Twenty-fifth Sunday Salon: THE MAGIC FURNACE by Marcus Chown
Contemplating the night sky has always made me feel uneasy. It makes me aware of my insignificance. And I think that if Marcus Chown had started THE MAGIC FURNACE with the subject of the stars and the universe I would not have plunged so happily into the pages of his book. As it is he starts with something much more comfortable and controllable: he asks a question to which I think I already know the answer:
'...what happens if I take this stick, this piece of cloth, this clay tablet, and cut it in half, then in half again?' Can I go on forever?'When I was a child I was given a toy working microscope, which I treasured. I treasured equally the instruction booklet that came with it that explained how I could prepare the objects around me for the lens. It was called 'Worlds within a World' and this idea that there are worlds smaller than my own everyday world of people and houses, and this, in turn, is part of a bigger world, which is part of another, and another, has intrigued me ever since. It is like a mirror reflecting into another mirror, the worlds go on and on in either direction - to the unimaginably small and to the unimaginably large.
The first section of THE MAGIC FURNACE describes the history of the discovery of this smaller world. It is satisfying sweeping narrative, taking in events such as the first breath-taking time atoms were 'seen' using Scanning Tunnelling Microscopy (STM).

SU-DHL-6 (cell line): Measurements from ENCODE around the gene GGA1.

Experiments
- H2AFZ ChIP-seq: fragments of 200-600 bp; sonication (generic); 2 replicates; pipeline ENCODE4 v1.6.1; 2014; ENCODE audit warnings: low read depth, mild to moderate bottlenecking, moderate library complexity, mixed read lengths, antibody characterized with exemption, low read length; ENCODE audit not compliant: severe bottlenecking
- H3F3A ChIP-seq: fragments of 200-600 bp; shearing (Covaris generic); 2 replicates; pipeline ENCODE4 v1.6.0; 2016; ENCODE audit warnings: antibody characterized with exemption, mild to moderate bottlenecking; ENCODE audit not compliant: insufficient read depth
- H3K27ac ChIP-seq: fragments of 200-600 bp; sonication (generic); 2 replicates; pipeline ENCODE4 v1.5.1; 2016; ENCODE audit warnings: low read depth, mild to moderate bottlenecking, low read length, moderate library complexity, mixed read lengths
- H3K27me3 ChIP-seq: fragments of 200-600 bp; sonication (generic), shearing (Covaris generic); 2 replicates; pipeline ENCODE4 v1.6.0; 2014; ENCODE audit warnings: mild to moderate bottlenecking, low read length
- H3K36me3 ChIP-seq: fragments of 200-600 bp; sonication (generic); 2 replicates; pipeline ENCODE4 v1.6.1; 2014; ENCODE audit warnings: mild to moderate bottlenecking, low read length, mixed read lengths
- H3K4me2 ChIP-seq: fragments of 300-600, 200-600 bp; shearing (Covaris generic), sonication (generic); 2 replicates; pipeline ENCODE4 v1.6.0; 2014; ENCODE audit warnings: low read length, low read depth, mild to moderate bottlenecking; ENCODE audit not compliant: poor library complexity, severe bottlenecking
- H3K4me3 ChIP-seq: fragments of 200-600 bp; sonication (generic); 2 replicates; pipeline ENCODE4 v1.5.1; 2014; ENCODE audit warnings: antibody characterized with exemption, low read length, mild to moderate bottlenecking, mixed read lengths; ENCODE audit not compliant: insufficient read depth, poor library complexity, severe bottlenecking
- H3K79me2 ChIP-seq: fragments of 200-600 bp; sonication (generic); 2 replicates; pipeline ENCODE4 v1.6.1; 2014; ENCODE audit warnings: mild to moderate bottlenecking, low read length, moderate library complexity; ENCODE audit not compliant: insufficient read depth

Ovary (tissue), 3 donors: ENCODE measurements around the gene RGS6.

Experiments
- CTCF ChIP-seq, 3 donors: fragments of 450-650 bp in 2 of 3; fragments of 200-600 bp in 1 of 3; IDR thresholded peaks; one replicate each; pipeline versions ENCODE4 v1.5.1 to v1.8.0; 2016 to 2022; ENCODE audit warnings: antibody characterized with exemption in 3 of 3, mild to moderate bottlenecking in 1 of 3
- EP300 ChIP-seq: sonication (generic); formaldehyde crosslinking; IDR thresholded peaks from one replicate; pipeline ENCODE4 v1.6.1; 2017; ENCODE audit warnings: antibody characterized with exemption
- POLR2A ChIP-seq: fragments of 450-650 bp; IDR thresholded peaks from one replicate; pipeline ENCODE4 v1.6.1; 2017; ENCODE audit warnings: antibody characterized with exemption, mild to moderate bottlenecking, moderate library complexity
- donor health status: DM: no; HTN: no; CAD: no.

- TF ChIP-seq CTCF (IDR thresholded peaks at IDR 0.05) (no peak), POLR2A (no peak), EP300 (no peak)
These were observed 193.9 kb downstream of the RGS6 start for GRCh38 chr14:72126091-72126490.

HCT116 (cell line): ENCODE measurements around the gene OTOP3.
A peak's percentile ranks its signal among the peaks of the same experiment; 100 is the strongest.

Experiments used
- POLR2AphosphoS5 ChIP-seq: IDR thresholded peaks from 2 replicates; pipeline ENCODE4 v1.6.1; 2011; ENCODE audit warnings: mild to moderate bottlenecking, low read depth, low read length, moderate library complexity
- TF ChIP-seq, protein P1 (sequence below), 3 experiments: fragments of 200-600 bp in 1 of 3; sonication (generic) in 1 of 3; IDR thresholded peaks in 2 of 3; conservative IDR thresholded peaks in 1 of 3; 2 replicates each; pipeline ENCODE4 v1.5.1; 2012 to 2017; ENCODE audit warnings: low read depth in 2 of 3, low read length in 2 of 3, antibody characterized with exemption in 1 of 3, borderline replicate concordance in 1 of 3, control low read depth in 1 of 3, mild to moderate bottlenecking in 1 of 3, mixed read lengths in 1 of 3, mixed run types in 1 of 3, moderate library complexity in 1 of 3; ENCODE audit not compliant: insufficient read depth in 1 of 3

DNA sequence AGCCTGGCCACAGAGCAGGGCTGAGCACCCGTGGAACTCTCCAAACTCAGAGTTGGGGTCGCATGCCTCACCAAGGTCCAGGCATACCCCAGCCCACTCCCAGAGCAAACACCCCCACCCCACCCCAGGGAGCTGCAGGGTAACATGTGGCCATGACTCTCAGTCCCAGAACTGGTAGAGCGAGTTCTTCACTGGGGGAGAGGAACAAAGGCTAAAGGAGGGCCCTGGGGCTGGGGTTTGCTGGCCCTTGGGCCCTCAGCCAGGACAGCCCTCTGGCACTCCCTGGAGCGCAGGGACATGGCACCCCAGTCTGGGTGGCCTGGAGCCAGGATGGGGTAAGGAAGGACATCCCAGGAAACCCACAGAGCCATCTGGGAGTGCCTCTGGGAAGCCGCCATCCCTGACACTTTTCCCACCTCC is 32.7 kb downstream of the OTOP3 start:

'It was as if lightning flickered from the finger of a god to the ground. If he lifted his finger too high, the lightning died away until he had no sense of the surface; if he moved too close, the lightning grew to a painful intensity. By keeping the lightning crackling at a tolerable level, he was able to follow the ups and downs of the terrain with his finger.'This up and down movement is converted into a visual image by computer to give 'the most remarkable images in the history of science'.
After that the atom is split to reveal protons and neutrons and, most importantly, 'the extraordinary energy inside'.
This leads on to the second section, which deals with what makes the sun the sun and the stars shine. Here all sorts of subjects I thought I knew are connected. It is rather like deciding to walk between stations on the underground instead of riding in the dark in between: this is how Trafalgar square leads to the theatres of Soho, and this is how forcing the sun's light through a prism led to the science of spectroscopy. Everything is described simply and clearly. Because he obviously has an excellent understanding of the topic Chown can eliminate the complicated scientific vocabulary and replace it with the vernacular - suns 'vomit' out gases, for instance. This means that even hugely complicated phenomena such a 'tunnelling' by an alpha particle from a nucleus becomes easily understandable.
The section that ends the book gathers together all the evidence of how the elements are made: it has a complicated history involving the sun, the stars, red giants, supernovae, and the big bang. It makes thrilling reading. Each process is responsible for part of the periodic table and at the end of it I marvelled that we are here at all. I suppose it is possible to either take the view that everything was designed so that life was able to evolve or it is just because of a series of improbable coincidences that things turned out the way they did - and that there is now a carbon-based life-form staring out from a world composed mainly of iron orbiting around a hydrogen sun. There is an intriguing hint that we could be at the end of things, and the reason that we appear to be alone in the universe is that other intelligent life has come and gone.
It makes a fascinating read for anyone who has ever looked out into a clear starry night, however uneasily, and wondered why and how we are here.